Barbados should take the next logical step in de-linking from our former colonial masters and adopt a republican form of government on November 30 this year, the 50th anniversary of its independence.
Minister of Industry and St James South MP, Donville Inniss, offered this suggestion tonight while addressing the monthly meeting of his constituency branch in Wanstead, St James.
“This is my personal opinion. One of the best things we could do as a country, in this 49th year going towards the 50th year of independence, is for Barbados to become a republic by November 30, 2016.
“I know it could be a very divisive issue, but for me it is the next logical step in political independence. I hold the view that Barbados must become a Republic and we should do it sooner rather than later. They are those who would quarrel and say a statement like that would scare off the British tourists, but show me one tourist that comes to Barbados that asks themselves if we are a Republic or not. There are those who would say that it would scare off investment, but I have not in my 30 years in the public sector encountered any investor that has any interest in whether Barbados is a Republic or not,” Inniss stated.
He said that as Barbados gears up to celebrate its 50th anniversary, he was surprised there had not yet been any meaningful discussion about Barbados becoming a republic.
“The DLP [Democratic Labour Party] is the best political organisation to take Barbados to the next logical step in independence and become a republic. So I really hope that we could do it this year.”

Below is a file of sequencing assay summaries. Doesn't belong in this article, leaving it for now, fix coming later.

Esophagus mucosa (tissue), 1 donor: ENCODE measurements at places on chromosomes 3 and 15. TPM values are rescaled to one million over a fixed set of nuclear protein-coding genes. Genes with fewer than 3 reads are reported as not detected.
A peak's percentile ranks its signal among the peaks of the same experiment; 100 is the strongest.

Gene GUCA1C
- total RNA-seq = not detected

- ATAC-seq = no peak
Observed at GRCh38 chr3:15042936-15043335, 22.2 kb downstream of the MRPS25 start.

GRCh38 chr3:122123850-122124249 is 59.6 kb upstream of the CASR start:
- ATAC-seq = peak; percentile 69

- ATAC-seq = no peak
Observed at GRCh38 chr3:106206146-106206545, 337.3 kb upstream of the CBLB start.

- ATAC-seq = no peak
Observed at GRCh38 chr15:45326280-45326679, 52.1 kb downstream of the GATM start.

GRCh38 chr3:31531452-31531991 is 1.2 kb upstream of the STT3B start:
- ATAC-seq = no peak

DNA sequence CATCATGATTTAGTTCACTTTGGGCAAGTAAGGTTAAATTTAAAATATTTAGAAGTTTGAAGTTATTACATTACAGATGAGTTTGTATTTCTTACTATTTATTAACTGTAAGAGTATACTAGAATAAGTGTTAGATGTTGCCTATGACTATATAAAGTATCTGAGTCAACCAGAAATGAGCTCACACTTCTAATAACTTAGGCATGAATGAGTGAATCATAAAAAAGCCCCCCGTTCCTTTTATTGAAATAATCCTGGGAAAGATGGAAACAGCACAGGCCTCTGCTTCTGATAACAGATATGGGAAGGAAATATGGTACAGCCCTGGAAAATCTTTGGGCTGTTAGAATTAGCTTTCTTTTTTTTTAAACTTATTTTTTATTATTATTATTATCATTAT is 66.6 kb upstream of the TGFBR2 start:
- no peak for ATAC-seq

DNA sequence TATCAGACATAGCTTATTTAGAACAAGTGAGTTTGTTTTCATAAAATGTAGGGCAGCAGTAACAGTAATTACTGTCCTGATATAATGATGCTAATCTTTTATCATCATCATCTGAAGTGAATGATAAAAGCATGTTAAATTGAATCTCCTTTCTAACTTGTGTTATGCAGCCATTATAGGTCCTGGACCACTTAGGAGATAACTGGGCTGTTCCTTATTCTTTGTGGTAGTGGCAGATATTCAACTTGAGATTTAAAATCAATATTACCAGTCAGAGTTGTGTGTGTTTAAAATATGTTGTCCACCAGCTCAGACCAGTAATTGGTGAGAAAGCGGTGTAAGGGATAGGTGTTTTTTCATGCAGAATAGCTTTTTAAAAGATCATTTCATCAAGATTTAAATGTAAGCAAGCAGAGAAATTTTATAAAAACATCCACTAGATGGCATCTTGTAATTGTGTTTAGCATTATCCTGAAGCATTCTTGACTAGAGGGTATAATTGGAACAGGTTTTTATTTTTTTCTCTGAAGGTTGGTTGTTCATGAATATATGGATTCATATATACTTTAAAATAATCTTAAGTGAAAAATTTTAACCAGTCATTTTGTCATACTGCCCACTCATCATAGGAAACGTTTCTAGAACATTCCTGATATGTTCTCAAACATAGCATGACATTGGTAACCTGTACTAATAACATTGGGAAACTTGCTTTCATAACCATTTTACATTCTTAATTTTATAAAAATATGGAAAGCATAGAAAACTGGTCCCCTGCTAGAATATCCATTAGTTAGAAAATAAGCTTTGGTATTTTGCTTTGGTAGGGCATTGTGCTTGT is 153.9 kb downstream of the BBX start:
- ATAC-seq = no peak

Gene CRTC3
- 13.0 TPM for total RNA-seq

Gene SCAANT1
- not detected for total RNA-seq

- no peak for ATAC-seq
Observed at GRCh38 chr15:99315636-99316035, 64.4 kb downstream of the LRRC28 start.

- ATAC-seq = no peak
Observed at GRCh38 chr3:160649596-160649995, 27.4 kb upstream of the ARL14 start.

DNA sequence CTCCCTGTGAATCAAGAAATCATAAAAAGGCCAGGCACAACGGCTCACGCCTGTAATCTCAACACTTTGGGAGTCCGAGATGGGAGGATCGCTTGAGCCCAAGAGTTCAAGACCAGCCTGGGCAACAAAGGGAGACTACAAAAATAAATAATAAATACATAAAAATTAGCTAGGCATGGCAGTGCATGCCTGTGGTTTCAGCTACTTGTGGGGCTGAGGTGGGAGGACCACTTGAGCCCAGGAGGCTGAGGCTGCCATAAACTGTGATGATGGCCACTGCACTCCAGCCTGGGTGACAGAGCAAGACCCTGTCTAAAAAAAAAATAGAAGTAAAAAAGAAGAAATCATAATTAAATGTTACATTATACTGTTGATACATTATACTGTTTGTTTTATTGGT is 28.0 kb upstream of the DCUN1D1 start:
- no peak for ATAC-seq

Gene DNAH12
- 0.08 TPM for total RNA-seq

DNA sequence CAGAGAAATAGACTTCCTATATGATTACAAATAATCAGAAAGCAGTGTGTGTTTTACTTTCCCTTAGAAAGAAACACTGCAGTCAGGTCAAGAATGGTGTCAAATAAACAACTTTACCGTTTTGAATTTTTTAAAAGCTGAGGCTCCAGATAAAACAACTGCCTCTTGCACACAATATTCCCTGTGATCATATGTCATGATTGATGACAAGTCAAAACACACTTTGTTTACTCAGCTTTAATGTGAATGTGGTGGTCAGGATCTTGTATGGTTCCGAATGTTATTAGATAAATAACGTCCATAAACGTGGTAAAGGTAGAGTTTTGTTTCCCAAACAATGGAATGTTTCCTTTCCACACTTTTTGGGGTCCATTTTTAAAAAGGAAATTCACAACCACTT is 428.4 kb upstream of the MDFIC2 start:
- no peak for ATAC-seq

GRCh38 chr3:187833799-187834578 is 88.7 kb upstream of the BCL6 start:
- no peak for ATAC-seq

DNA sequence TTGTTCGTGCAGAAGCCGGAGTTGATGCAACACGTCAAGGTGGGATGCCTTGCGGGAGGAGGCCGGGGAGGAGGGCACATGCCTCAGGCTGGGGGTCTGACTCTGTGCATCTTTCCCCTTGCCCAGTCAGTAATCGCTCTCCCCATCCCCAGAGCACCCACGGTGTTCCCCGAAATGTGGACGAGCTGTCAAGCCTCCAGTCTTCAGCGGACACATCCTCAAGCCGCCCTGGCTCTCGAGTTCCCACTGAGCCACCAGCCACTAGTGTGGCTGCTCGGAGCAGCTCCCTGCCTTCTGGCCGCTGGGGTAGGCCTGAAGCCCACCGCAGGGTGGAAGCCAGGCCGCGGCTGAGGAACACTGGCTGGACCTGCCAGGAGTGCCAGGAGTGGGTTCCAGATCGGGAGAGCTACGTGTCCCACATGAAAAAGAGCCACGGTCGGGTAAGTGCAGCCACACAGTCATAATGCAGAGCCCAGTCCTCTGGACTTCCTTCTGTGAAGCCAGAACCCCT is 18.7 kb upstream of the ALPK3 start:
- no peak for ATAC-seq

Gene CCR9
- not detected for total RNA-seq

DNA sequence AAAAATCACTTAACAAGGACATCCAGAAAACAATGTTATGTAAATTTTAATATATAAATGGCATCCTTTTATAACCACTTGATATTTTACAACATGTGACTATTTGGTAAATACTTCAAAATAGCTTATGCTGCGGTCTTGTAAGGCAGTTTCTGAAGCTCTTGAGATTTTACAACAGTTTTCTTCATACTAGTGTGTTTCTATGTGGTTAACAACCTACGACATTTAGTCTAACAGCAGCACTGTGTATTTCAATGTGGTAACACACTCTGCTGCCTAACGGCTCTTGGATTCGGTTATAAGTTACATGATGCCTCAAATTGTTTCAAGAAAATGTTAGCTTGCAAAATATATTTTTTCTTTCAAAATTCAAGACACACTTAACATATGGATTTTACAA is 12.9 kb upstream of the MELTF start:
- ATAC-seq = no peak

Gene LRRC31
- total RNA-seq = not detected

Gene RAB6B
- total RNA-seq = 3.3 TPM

Inniss argued that while all of the “hooray, excitement, slogans and memorabilia would create some excitement”, the question Barbadians needed to look towards the future.
Taking a critical look at the DLP, Inniss insisted that there needed to be a greater level of enthusiasm in political matters within the party.
“I am a little concerned that sometimes before an election battle we are one big happy DLP family, [then] we win the government, we become cabinet ministers and then you get a gulf developing between the party in government and the party as a political organisation,” he explained.
“I hold steadfast to the view that one of the urgent matters that must be addressed is the rank and file party members to hold the feet of parliamentarians and candidates to the fire. Quite frankly, some of us do need to come down a peg or two and face a bit of reality in terms of what is happening around the country.”
The outspoken parliamentarian argued that some of the current crop of parliamentarians may have to indicate quickly to the party and constituencies if they are interested in running again in the next election or not.
He said: ” Every sitting member of parliament on our side, including the Prime Minister, must be subject to a thorough review by the party to see if they are fit and proper to be a candidate for the party going forward. If we do not have these kinds of frank conversations within our party , then we are going to find ourselves perhaps in a bit of trouble.” (NC)
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